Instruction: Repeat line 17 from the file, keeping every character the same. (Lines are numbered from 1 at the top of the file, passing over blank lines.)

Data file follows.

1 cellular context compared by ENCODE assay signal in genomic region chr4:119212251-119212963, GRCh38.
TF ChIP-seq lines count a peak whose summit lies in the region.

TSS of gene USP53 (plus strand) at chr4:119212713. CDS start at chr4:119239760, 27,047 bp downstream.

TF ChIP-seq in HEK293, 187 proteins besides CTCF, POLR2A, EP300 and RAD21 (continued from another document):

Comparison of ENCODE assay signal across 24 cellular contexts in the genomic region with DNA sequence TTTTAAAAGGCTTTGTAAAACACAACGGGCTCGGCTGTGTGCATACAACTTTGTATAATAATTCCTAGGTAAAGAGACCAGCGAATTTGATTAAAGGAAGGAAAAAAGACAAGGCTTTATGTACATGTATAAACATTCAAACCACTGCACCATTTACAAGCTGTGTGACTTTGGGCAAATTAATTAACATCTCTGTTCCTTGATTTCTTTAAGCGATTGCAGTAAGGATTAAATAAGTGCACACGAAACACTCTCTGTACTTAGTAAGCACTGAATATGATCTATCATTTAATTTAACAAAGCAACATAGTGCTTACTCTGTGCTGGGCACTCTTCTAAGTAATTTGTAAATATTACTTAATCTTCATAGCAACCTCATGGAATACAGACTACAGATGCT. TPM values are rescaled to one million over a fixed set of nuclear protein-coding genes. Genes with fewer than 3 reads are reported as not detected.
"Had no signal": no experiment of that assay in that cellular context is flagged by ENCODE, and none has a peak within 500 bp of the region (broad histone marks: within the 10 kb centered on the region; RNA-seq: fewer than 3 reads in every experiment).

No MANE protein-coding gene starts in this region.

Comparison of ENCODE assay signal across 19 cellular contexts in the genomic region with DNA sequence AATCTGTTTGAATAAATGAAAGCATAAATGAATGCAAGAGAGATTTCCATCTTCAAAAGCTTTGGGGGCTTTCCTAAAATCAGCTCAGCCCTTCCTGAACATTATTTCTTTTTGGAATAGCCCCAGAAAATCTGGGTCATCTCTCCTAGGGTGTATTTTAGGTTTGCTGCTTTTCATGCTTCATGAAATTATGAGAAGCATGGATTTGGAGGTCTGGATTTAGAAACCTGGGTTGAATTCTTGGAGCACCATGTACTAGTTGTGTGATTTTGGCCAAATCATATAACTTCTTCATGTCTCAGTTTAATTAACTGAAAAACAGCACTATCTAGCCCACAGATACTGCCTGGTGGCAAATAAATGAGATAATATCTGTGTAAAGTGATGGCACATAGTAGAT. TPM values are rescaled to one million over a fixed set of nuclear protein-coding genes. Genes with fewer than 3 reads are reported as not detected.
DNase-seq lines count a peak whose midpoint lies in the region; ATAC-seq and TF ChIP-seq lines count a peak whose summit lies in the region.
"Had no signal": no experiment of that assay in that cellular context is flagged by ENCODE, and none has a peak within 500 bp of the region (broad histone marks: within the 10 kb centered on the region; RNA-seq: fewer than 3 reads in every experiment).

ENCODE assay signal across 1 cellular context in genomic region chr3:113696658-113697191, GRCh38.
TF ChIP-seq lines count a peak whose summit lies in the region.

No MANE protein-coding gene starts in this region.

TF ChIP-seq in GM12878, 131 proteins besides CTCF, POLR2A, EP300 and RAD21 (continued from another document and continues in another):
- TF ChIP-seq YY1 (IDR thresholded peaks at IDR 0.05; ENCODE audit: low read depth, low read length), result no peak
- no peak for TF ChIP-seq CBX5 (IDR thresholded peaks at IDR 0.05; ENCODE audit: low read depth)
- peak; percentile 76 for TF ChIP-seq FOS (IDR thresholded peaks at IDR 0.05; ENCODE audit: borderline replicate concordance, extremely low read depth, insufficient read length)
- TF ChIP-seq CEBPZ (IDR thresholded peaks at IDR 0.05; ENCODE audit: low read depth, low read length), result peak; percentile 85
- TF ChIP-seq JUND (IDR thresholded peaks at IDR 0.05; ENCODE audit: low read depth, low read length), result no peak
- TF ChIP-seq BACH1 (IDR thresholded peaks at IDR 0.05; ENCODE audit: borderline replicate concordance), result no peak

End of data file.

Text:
- peak; percentile 76 for TF ChIP-seq FOS (IDR thresholded peaks at IDR 0.05; ENCODE audit: borderline replicate concordance, extremely low read depth, insufficient read length)